With the Yankees reaching the All-Star break, we’re evaluating the team thus far, position by position, before play resumes. I started with the rotation, catchers/DHs and the infield. Now, let’s move to the outfield:
Ten innings. That’s the amount of time the Yankees have put together their ideal outfield of Giancarlo Stanton, Aaron Hicks and Aaron Judge this season. All three have spent significant time on the shelf, but the Bombers rode a veteran leader and a rotating cast of unexpected contributors to one of the best outfields in baseball.
As a whole, the Bombers’ outfield tied for 12th in wRC+ and tied for sixth in bWAR (11th in fWAR). Considering Hicks, Judge and Stanton have had just 358 plate appearances, that’s remarkable.
Let’s go player-by-player, starting with the ageless wonder:
Brett Gardner: A
The Yankees always say the same thing in Spring Training: This is the year they’re going to cut back on Brett Gardner’s playing time. Each year, injuries and a hot first half make those spring edicts laughable by June.
Gardner leads the Bombers’ outfield with 323 plate appearances and he’s had a throwback season at the plate, hitting 15 home runs as a beneficiary of the apparently-juiced baseball. He’s hitting .246/.328/.470, posting a slugging percentage 102 points higher than last season and 42 points higher than he career best. The outfielder also leads the team with eight stolen bases.
The longest-tenured Yankee is on pace to top his personal-high 21 homers by August. He’s hit everywhere in the lineup this season and has started as the No. 3 and No. 5 hitter in the lineup. And no, this isn’t 2013 again.
It’s not as if Gardner’s suddenly hitting the ball a lot harder as his average exit velocity increased by 0.4 mph. Instead, he has an average launch angle of 12.3 degrees, 3.1 degrees higher than his largest in the Statcast era.
In addition to an increased load at the plate, he’s played his most games in center field since 2013, before the Yankees acquired Jacoby Ellsbury. Though Aaron Hicks is back, we’ll have to see if his starting workload will once again lead to a second-half swoon.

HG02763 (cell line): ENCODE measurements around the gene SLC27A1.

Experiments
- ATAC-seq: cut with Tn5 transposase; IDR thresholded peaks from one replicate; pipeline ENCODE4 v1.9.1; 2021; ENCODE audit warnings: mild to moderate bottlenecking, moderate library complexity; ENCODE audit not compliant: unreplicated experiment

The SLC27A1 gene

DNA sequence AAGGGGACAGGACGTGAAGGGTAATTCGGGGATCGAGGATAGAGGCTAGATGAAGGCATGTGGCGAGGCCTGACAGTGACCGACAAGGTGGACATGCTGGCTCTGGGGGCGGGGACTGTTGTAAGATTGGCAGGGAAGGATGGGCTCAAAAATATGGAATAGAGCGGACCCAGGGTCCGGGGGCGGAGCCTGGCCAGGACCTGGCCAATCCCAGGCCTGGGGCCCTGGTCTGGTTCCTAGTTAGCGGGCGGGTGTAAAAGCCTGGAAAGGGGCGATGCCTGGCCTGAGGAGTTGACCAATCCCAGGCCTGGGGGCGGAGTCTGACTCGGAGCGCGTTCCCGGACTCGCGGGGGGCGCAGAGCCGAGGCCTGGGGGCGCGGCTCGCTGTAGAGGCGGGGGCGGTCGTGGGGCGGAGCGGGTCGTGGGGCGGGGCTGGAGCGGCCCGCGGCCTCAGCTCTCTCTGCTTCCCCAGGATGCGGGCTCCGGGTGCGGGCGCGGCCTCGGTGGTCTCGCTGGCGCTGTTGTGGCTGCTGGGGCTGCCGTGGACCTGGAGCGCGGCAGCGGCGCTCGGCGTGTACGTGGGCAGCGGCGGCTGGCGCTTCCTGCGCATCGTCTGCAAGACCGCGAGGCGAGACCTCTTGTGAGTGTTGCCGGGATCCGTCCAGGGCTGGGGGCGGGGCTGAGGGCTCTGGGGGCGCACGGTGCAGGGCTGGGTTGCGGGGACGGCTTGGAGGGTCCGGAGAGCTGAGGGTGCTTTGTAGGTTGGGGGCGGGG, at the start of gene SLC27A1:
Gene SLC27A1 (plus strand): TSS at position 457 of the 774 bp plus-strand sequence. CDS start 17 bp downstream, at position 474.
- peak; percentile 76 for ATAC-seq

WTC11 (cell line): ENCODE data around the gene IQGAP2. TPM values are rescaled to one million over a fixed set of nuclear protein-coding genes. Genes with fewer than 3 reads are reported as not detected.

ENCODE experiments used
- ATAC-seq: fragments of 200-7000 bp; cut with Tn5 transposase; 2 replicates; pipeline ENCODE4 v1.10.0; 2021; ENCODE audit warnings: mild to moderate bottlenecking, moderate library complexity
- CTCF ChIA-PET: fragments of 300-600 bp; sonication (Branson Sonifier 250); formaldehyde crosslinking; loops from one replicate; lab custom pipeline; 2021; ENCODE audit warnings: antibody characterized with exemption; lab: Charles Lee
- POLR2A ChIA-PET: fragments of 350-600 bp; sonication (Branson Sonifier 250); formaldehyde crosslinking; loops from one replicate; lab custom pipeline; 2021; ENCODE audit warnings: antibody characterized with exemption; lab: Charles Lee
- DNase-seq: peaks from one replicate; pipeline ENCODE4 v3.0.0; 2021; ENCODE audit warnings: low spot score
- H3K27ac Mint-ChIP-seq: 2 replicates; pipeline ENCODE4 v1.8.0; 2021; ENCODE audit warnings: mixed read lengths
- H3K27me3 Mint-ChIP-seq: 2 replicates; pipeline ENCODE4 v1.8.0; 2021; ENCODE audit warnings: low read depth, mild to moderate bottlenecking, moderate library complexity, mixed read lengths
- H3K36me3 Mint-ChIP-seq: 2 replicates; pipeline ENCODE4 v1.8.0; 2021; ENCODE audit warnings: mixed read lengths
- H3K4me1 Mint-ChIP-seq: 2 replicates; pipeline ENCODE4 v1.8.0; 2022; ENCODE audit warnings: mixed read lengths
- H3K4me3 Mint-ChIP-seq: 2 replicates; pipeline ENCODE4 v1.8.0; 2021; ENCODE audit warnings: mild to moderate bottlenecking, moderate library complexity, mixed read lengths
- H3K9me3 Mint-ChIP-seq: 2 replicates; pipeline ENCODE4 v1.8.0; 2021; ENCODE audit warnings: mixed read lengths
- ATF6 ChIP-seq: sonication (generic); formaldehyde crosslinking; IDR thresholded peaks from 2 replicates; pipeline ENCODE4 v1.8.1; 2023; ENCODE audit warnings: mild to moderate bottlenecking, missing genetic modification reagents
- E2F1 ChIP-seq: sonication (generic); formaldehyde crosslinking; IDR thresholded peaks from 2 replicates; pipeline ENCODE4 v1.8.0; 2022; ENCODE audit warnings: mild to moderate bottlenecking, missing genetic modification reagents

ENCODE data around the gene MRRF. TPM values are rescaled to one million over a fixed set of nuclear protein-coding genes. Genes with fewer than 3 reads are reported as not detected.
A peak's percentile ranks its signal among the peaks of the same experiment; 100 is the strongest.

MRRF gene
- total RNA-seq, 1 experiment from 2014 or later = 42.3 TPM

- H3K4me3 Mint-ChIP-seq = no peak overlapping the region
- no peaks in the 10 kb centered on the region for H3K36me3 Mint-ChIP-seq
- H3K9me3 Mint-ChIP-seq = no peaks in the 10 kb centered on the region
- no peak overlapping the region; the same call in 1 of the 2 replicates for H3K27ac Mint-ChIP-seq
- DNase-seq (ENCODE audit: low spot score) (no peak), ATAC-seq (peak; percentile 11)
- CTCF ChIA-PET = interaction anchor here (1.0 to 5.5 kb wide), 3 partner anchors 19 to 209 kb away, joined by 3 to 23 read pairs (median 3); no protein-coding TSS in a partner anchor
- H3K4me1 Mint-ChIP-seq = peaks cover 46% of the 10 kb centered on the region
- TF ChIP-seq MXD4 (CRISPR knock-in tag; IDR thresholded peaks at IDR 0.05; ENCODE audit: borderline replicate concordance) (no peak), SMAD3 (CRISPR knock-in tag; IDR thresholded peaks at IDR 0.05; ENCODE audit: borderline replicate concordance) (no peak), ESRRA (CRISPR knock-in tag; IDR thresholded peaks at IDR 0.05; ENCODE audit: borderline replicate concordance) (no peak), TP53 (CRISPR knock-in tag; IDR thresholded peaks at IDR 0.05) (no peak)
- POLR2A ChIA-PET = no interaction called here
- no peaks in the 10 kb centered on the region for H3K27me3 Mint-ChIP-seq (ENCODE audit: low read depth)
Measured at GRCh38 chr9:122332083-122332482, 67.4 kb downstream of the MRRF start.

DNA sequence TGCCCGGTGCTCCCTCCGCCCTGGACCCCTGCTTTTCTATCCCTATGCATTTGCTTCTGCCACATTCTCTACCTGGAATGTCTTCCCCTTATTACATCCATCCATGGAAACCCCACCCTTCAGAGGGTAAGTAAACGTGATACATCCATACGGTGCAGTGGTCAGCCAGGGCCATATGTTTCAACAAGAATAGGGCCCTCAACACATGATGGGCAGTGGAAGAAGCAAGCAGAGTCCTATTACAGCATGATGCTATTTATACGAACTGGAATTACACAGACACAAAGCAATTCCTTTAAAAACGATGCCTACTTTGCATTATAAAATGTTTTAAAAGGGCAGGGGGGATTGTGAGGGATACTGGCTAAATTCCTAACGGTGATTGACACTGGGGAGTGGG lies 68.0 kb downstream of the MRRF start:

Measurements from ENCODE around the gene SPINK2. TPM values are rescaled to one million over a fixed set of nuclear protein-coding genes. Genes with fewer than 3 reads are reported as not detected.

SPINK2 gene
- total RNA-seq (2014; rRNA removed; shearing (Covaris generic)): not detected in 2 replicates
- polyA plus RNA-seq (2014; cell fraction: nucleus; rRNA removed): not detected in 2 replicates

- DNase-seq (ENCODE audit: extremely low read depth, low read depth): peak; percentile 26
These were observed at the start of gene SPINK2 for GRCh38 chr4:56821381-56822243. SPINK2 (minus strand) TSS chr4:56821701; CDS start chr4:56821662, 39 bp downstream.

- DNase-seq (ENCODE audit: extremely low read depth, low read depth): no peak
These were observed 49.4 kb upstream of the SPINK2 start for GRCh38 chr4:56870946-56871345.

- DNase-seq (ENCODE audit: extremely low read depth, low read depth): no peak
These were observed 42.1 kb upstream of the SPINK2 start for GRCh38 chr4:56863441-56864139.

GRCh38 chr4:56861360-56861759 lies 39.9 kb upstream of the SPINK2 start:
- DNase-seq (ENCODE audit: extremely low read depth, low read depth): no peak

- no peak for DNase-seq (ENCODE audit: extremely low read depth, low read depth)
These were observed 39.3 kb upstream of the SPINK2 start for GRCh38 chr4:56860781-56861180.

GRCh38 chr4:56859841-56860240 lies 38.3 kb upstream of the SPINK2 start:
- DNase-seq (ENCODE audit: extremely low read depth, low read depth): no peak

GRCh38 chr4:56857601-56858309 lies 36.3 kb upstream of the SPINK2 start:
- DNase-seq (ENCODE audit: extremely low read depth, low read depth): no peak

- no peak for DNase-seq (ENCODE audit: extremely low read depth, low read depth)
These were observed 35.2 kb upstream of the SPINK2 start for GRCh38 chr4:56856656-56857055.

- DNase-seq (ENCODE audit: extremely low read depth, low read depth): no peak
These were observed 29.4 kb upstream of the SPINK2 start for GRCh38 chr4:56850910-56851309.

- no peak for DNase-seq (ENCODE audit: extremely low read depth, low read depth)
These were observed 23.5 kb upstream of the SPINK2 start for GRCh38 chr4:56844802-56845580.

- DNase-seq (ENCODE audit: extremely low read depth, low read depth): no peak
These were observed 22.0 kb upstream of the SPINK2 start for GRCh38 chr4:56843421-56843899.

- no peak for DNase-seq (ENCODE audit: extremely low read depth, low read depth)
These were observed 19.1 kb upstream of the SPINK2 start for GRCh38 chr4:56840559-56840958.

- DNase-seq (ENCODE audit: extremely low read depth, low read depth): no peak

Aaron Judge: INC/A-
How do you appraise Judge’s season when he missed two months? His batting line looks like his classic self at .271/.392/.525, almost a carbon copy of 2018. He’s cut down slightly on his strikeouts and added a few more walks while still producing 1.3 WAR in 33 games.
The fourth-year outfielder is hitting the ball harder than ever at 96.9 mph on average, though his launch angle has decreased. Despite that oblique injury, he’s hit multiple home runs since coming back and has slotted in just fine in the two-hole.
However, that oblique injury still creeps into mind. One would presume he needs more days off as the season goes along and we still don’t know if he’s 100 percent healed. He’s produced just fine since coming back — again, he’s hitting at his normal levels — but his injury history sticks in the back of your mind.
For Judge, the second-half goal is to stay the course and avoid major injuries … as if that’s something you can consciously do.
Aaron Hicks: B-
As with Judge, Hicks’ extended time on the shelf distorts the view of his season. He’s had more PAs than Judge or Stanton after coming back in May, but his back injury was mentioned as “chronic” and he had to ready two swings as a switch-hitter. That’s difficult without a full Spring Training.
At the plate, he’s given the team above-average production (103 wRC+) buoyed by a recent hot streak. The last two weeks are evidence that he’s coming into his own. Still, he’s striking out more than before without better power as a result.